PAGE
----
Why it’s important to recognise different personalities. What makes you, you?

June 5th, 2017 by Charley Downey


Lego heads

It can sometimes seem too obvious.

You may have a friend who you naturally get along with, but when it comes to certain situations, you struggle to get on their wavelength. Or perhaps you and your partner can never see eye to eye on certain subjects, because you wouldn’t handle something in the same way as they would. It’s normal for people to have completely different traits, just because we get on it doesn’t mean we must agree all the time, right?

We recently had our Boutique Away Day and one of the exercises focused on Colour Energies. This is the theory that, as humans, our dominant personality traits fall within one of four groups. Once we determine which group ‘leads’ our personality, we can identify our strengths, weaknesses, and how we would work with or against other personalities in other groups.

According to the theory, your personality will mostly be made up of traits/characteristics from two of the colour groups. You may have characteristics from all four, but you will have two colours that are the most dominant. Here are the colour splits…

colour personality wheel

Your two most dominant colours are likely to be next to each other in the pie. For example, you may be more aligned with red and yellow, or blue and red – but it’s unlikely that you’ll be red and green, or blue and yellow.

So, let’s have a look at the actual traits of each group.

Reds: Competitive, demanding, strong-willed, purposeful, determined.

Yellows: Sociable, dynamic, demonstrative, enthusiastic, persuasive.

Greens: Caring, encouraging, sharing, relaxed, patient.

Blues: Cautious, precise, deliberate, questioning, formal.

If you’re still unsure about which groups you might fall into, there are tonnes of quick quizzes online such as this one.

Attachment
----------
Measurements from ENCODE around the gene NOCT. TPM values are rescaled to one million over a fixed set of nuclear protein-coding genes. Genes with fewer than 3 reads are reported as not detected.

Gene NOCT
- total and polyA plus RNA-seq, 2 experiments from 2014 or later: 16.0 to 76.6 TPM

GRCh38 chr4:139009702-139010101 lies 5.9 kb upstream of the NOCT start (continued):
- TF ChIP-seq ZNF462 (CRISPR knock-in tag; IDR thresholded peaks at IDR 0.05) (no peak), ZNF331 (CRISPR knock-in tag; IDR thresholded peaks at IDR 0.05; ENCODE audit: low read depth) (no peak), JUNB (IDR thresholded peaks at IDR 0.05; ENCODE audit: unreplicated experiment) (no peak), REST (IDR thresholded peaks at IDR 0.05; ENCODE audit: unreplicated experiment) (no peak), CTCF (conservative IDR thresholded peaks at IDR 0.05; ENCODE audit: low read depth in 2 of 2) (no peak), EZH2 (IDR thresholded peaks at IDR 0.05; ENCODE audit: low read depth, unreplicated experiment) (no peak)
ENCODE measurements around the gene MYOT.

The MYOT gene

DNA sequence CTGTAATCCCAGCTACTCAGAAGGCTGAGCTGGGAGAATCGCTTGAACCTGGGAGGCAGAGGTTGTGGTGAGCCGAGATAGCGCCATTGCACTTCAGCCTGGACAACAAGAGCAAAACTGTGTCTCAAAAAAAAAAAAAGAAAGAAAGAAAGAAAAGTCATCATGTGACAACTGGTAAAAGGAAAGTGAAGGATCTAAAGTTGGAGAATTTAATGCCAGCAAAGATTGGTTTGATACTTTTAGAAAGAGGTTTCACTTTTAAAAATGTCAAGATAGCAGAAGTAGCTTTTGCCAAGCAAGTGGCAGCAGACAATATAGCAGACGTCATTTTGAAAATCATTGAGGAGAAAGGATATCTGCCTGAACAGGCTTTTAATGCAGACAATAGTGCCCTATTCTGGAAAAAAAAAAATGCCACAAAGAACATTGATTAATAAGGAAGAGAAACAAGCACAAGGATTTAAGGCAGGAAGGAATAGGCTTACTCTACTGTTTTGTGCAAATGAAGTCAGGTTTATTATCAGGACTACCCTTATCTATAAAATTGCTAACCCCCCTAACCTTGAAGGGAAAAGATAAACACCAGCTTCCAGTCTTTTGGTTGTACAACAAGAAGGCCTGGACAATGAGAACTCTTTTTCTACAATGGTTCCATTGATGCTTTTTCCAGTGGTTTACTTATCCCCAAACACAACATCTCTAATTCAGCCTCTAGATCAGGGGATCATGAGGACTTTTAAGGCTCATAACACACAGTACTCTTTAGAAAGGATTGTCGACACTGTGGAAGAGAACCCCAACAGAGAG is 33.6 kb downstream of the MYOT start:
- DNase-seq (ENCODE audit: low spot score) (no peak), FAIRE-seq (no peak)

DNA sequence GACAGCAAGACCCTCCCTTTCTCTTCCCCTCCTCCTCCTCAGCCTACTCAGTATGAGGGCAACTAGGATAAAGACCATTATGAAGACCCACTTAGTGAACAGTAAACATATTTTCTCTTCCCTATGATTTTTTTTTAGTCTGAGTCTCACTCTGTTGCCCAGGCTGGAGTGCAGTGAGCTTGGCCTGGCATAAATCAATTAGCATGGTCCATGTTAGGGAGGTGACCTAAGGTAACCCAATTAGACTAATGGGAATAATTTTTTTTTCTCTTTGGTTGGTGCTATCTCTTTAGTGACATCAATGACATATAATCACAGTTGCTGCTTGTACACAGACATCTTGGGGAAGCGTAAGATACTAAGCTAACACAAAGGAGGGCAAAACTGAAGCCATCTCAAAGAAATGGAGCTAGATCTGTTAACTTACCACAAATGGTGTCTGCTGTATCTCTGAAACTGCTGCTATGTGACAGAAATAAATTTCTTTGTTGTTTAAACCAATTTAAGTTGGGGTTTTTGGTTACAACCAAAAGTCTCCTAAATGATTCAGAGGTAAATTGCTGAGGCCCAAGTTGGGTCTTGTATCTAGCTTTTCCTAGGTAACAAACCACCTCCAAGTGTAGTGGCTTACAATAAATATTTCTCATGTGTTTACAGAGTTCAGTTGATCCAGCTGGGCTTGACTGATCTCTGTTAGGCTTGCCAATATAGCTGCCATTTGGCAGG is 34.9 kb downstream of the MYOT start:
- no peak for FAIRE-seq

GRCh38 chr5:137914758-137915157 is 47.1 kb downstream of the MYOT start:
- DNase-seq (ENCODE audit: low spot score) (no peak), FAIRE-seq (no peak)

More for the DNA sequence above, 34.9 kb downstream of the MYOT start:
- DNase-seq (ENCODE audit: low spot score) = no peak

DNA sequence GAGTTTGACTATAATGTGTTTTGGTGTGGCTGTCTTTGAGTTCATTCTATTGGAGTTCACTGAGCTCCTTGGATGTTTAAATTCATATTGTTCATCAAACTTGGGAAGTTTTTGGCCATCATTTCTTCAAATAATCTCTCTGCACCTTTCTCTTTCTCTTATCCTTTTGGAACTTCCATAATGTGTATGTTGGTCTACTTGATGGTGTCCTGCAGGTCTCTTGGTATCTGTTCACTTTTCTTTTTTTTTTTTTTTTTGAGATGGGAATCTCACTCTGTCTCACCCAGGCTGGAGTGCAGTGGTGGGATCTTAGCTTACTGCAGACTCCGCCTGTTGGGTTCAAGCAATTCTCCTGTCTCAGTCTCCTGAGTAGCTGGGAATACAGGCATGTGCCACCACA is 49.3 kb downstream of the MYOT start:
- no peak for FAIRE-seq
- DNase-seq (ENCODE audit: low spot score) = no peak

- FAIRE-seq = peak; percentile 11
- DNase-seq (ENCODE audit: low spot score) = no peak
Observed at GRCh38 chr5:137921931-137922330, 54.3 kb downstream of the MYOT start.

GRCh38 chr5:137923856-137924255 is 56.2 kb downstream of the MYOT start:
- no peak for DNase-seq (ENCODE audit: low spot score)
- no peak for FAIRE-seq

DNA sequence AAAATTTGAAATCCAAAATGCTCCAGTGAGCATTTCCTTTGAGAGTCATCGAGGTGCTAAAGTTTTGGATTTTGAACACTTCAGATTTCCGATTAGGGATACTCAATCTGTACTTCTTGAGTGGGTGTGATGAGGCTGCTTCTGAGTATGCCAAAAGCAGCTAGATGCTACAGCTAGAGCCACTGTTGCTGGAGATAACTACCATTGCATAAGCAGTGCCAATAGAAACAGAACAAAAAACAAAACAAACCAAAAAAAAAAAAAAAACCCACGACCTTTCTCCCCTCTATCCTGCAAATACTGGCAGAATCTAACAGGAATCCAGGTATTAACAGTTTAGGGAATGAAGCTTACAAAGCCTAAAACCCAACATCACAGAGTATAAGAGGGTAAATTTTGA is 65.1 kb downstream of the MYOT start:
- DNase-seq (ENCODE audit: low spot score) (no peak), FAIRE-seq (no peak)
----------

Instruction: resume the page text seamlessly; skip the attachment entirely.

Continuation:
Have you worked out your most dominant colour? If so, let’s look at the pie for the colour that’s opposite – as this is the most different personality to you. For example, if you’re mainly a red, look at green. This bit it the most important, as it enables you to understand how to work with other personalities.

When working with reds:

Do – be direct, to the point, focus on results and objectives. Be brief, be bright, be gone.

Don’t – hesitate or waffle, focus too much on feeling, try and take control of the situation.

When working with yellows:

Do – involve them in decision making, be open and flexible, be entertaining and fun in your approach.

Don’t- bore them with details, tie them down to a routine, leave them out of the picture.

When working with greens:

Do – be patient and supportive, slow down and work at their pace, ask their opinion and give them plenty of time to answer.

Don’t – take advantage of their good nature, push them to make quick decisions, throw them into an unexpected situation.

When working with blues:

Do – be very well prepared and thorough, put things into writing, let them consider the details of what you are saying.

Don’t – go off on a tangent, invade their personal space, ignore important details.

 

Interesting stuff, isn’t it? You can find out more on the official Colour Works website.

The exercise really highlighted how different we are as a group, and it was funny to see how accurate some of the findings were. Humans are the most complex and advance species on the planet – yet sometimes we can forget the obvious and assume we’re all the same.

The away day was great. We reflected on our progression and more importantly our goals. We focused on culture, our clients, the team and everything and anything we can do to ensure we’re always thriving to be better. We also laughed, drank, had plenty of fun and worked out our colour energy. And as a little take away, we’ve each popped a Lego creation on our desks to represent our colour traits in descending order. So that if ever we feel like someone just doesn’t understand our vibe, it’ll remind us that ‘hey – they’re not out to get us, their brain just works a little differently’.

Here’s to being different!